Real Estate Big Data

Pending home sales dip in all regions but the Midwest

(REAL ESTATE) Pending home sales slipped nationally, but there are some healthy signs for the housing sector as we look forward.

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If you’re in the field and feeling a slight slowdown, you’re probably right. Pending home sales (contracts signed) dipped 1.5% nationally, down 2.0% year-over-year, according to the National Association of Realtors (NAR). This marks the 16th consecutive month of annual decreases.

Pending home sales dipped 1.8% in the Northeast, 2.5% in the South, 1.8% in the West, and rose 1.3% in the Midwest.

Compared to last year, pending homes are 2.1% below a year ago, down 1.8% in the South, 1.5% lower in the West, and 2.4% lower in the Midwest during the same time period.

This indicator is forward-looking and lets us know how closings will look in the coming months.

NAR Chief Economist, Dr. Lawrence Yun said the sales dip has not yet reflected the market shifts that work in favor of homeownerships.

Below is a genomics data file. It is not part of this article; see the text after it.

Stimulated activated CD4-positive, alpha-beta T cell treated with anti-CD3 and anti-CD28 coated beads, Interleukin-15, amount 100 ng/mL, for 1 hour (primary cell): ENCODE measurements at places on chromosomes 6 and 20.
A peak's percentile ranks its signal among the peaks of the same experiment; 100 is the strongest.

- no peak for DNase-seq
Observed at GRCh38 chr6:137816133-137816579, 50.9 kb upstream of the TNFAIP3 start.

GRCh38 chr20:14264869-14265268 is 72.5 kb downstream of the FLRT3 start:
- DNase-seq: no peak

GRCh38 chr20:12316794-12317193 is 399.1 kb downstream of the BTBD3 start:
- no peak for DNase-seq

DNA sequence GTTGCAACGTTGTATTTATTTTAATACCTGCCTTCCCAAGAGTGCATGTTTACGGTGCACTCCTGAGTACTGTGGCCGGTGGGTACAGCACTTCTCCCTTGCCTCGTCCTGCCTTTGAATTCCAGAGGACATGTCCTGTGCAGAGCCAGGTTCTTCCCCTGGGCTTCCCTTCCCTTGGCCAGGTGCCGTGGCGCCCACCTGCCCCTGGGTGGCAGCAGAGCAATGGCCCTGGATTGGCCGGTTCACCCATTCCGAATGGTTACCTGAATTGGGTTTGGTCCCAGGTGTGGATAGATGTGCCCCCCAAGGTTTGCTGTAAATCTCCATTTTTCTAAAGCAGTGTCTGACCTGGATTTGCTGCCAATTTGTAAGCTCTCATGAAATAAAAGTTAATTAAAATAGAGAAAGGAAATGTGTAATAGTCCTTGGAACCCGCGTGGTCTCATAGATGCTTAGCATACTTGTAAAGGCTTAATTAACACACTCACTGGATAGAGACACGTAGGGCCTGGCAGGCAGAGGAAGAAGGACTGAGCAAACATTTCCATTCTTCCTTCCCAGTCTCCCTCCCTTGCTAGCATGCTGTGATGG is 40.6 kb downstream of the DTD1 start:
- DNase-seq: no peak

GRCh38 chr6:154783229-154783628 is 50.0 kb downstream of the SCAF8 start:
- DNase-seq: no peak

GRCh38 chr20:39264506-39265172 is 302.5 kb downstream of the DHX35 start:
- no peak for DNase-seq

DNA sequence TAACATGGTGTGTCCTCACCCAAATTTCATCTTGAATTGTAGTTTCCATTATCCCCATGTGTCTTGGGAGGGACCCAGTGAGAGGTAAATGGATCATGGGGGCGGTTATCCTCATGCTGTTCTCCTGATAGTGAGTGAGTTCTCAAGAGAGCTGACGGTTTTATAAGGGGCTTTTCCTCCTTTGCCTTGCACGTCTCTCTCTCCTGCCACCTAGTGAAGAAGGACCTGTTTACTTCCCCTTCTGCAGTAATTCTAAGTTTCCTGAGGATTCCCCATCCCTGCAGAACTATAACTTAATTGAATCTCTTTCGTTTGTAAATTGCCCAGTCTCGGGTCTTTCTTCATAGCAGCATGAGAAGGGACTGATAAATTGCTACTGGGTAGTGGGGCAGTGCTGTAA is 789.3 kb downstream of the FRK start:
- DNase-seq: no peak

“Though the latest monthly figure shows a mild decline in contract signings, mortgage applications and consumer confidence have been steadily rising,” he said. “It’s inevitable for sales to turn higher in a few months.”

Dr. Yun noted that home price appreciation has been strongest on homes priced under $250,000 as inventory levels have been perpetually tight for several years. Price conditions are soft on upper-end homes, “especially in high tax states like Connecticut, New York and Illinois,” he added.

There are now signs for a rise in inventory, Dr. Yun states, digging into data from realtor.com, noting the largest increase in active listings (in April) compared to April 2018.

“We are seeing migration to more affordable regions, particularly in the South, where there has been recent job growth and homes are more affordable,” Yun said.

NAR has repeatedly pointed to housing starts by new home builders as one of the key paths to loosening up the tight inventory levels that continue to edge out willing buyers. Starts remain low, but with a healthy market, the inventory appears to be correcting, albeit slowly.

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Real Estate Big Data

Are you selling real estate in a high-cancer-risk area?

(BIG DATA) If you own a brokerage knowing your local ecosystem can be beneficial. Whether it’s a humble brag on your blog, or a letter to a local rep, knowing your environment is always a good idea.